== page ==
It feels really weird to be in December and not have a new Star Wars film being released. Still, the void is slightly filled with movies such as Aquaman, Bumblebee, Mary Poppins Returns and Spider-Man: Into the Spider-Verse. Indeed, the latter of these films is receiving a ton of praise with many film critics stating that Spider-Man: Into the Spider-Verse is the best animated superhero film ever made in addition to being one of the best films of 2018.
The directors for Spider-Man: Into the Spider-Verse are Bob Persichetti, Rodney Rothman and Peter Ramsey and, in an interview with Collider, they had the chance to speak about this Marvel animated superhero movie.
Spider-Man: Into the Spider-Verse
Peter Ramsey and Rodney Rothman had this to say on the process of creating the script for Spider-Man: Into the Spider-Verse:
PETER RAMSEY: “It’s an insanely organic process. Even the writing of the script is part of that whole flow, so there’s very little delineation between like an actual script page and what ends up in boards or what comes out of the art department. It’s all a really free-flowing sort of thing that we all just shepherded along and threw things in the pot, stir, and stir, and taste it.”
“See where we are, then it’ll bounce back to pages. Its one of those things that it’s like, it really was all about the film as a process in and of itself rather than, ‘Here we have a finished script. Now we will do exactly what’s on the page and nothing more.’ It was much more alive than that.”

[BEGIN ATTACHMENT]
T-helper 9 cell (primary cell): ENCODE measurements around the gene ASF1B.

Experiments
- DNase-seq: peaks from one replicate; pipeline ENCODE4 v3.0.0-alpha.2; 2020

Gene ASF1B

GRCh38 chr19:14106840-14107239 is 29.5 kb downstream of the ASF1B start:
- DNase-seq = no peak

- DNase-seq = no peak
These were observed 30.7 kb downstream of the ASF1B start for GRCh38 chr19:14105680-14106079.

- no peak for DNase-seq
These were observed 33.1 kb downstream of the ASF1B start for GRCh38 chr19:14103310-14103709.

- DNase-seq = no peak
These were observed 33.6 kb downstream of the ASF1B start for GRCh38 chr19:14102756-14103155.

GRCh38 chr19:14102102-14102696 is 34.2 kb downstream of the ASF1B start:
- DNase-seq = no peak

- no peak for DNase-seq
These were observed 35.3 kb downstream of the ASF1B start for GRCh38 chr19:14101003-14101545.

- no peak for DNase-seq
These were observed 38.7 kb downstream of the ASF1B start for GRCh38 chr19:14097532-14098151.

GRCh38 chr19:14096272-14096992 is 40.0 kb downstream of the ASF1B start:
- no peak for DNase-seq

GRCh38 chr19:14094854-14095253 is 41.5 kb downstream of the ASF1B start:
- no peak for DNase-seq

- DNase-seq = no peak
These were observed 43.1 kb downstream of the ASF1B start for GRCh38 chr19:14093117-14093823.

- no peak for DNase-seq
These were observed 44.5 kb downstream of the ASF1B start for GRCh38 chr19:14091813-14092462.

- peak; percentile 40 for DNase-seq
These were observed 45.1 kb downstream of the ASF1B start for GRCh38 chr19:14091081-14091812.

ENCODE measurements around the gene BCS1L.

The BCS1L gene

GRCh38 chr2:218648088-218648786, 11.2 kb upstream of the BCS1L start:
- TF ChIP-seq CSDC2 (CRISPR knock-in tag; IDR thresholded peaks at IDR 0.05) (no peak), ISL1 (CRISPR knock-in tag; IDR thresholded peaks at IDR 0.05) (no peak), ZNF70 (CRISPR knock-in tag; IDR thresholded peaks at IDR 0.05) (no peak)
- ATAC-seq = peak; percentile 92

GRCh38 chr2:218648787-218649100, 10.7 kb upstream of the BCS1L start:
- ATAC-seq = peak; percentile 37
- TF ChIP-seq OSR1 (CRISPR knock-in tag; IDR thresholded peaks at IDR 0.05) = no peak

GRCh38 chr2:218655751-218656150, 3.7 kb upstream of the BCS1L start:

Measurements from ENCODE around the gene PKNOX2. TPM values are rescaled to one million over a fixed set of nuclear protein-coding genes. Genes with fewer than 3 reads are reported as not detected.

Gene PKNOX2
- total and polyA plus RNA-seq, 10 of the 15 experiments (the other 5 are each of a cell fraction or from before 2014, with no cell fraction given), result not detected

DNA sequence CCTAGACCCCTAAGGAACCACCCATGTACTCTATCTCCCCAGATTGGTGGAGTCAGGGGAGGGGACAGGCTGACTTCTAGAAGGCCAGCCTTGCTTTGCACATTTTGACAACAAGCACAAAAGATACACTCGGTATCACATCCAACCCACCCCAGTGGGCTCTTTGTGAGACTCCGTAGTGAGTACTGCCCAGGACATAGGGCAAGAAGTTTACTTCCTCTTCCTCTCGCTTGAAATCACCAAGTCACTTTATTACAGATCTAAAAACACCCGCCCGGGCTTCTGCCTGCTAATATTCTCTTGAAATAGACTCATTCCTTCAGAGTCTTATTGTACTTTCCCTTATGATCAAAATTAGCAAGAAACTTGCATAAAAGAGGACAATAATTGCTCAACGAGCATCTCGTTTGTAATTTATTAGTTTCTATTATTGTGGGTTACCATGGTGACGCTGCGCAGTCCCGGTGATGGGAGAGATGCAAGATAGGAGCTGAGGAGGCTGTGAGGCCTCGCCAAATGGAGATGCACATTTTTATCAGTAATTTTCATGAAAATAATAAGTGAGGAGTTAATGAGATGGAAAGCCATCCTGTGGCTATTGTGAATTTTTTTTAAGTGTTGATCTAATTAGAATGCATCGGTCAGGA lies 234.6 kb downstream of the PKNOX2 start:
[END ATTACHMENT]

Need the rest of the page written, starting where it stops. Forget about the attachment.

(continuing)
ROTHMAN: “Some ideas start in the script. Most ideas, a lot of ideas happen downstream from the script and then as we’re working on the script, if we have to tweak or rewrite a scene, all of a sudden we’ve seen what animation is doing, or we’ve seen what the art department has added.”
“And that makes us think of this other idea. It is a really organic process of seeing what the team is doing and then refining what you’re doing and emphasizing things that seem to be working well and disappearing things that aren’t.”
Bob Persichetti said this on what type of person they wanted Miles Morales to be in this film:
“A kid from Brooklyn, first and foremost. He’s meant to be your average teenager from Brooklyn with a loving mom and dad. That’s the big difference between him and Peter Parker is he still has both his parents.”
“We tried to make him as relatable as possible, because even though it’s a radioactive spider that triggers it, it’s really just a simple coming of age story for him. Putting him in New York, and thinking about all the aspects of this film, a lot of the different cultural aspects of this film originated in New York from comic books to hip-hop to graffiti to the idea of Spider-Man, period.”
“It was really just trying to create a kid who maybe had a little bit of a creative soul in him and was searching for an identity. Making sure that he was challenged and grew and had like a radioactive puberty.”